Moderna President Says All Vaccines’ Efficacy May Struggle Against Omicron

Moderna President Stephen Hoge said there is a risk that existing COVID-19 shots may struggle in their effectiveness against the Omicron variant, though it’s too early to say by how much.

Hoge’s comments follow those of Moderna’s Chief Executive Officer Stéphane Bancel, who said last week that he predicts current vaccines will be far less effective against the latest CCP (Chinese Communist Party) virus variant due to the high number of mutations on the spike protein.

“It seems likely that the Omicron variant is going to make a dent in our vaccine’s efficacy—in fact, in all vaccines’ efficacy,” the president of the U.S.-based pharmaceutical company said during an interview with CNN.

“The things that lead us to believe that are our prior experiences, including with the Delta variant … [which] had an impact on vaccines’ efficacy,” he added.

It is unclear how big the decrease in the shots’ efficacy will be, Hoge said, noting that he is also concerned about the speed at which Omicron appears to have mutated.

“The Omicron variant looks a lot like Delta, and the variant that came before it—Beta,” he said. “The combination of mutations that have been brought together here, we think are going to increase the possibility of immune escape.”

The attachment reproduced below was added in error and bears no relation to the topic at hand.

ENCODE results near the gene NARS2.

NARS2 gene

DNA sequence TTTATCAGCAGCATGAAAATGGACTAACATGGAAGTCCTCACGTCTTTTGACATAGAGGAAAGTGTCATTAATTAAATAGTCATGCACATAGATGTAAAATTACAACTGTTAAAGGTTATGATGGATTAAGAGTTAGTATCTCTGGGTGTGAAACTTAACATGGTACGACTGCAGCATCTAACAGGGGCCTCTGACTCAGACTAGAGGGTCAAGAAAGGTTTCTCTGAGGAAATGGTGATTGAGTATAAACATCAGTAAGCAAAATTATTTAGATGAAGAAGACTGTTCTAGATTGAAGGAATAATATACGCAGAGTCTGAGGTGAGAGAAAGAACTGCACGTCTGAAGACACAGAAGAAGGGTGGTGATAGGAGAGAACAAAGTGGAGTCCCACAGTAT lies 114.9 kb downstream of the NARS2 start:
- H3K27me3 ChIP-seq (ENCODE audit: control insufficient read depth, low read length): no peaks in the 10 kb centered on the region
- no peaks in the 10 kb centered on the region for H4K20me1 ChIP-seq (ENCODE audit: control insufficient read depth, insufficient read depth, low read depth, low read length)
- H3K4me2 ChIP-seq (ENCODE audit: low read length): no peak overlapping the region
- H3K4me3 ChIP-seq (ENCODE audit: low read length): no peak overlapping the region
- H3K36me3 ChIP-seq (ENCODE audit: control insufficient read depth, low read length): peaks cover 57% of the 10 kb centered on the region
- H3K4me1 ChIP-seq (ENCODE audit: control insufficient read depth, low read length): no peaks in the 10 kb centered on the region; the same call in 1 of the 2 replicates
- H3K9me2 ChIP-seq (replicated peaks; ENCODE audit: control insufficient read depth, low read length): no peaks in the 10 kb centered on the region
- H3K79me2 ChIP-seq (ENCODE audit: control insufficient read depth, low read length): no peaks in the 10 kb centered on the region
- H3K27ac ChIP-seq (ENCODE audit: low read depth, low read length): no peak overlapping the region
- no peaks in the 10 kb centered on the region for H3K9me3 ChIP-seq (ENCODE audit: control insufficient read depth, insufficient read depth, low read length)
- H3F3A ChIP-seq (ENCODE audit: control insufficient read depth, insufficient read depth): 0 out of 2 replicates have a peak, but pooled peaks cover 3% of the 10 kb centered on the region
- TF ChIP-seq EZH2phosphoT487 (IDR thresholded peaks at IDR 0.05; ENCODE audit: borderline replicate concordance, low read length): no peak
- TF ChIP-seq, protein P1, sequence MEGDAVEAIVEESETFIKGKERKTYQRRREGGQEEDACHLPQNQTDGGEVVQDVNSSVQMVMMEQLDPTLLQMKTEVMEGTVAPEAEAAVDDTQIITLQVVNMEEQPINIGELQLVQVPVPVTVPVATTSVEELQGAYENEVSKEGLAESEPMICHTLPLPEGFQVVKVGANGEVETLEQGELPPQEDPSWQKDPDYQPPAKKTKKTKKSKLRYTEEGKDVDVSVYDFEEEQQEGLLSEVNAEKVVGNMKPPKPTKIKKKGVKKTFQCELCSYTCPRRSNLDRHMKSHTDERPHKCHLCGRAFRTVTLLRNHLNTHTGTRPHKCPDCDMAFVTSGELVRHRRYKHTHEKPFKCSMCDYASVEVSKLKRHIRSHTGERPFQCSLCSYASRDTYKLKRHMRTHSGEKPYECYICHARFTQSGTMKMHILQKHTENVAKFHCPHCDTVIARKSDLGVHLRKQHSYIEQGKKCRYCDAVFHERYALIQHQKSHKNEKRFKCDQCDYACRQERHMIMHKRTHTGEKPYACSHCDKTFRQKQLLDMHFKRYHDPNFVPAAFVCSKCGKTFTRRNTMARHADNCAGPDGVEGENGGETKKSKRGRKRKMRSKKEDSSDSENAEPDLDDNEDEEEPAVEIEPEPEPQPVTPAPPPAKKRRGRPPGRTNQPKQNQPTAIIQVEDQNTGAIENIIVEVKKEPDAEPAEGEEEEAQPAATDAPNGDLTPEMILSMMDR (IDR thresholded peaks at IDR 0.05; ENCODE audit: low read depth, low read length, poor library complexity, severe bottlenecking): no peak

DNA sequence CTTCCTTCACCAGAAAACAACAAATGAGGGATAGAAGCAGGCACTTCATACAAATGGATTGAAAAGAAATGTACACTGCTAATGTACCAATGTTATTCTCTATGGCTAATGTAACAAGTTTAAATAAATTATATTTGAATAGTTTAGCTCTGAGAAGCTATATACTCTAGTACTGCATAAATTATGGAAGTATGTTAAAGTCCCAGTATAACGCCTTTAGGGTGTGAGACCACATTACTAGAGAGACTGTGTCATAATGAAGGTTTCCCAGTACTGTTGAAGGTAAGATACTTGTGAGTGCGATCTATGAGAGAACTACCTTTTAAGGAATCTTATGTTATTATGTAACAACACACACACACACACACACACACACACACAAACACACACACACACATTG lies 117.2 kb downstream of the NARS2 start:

U.S. stock futures and crude oil prices slumped on Nov. 30 amid a broader risk-off pivot in markets after Moderna’s Bancel said that existing vaccines will be less effective against Omicron.

NTD Photo
The CEO of Moderna Stéphane Bancel is seen in this video frame grab as he speaks during an interview with AFP on Nov. 17, 2020. (Ivan Couronne/AFP via Getty Images)

According to U.S. health authorities, it is not yet known how transmissible the latest CCP (Chinese Communist Party) virus variant is, as well as how well existing vaccines work.

President Joe Biden’s chief medical adviser, Dr. Anthony Fauci, told CNN’s “State of the Union” that scientists need more information before drawing conclusions about Omicron’s severity.

Omicron, which was first identified in South Africa last month, may produce less severe cases of COVID-19 than earlier strains, and hospitalization rates have not increased alarmingly, the South African Medical Research Council said in a new report.

So far, according to an analysis of news reports, the Omicron variant has been discovered in about a third of all U.S. states. No deaths have been linked to the variant anywhere in the world.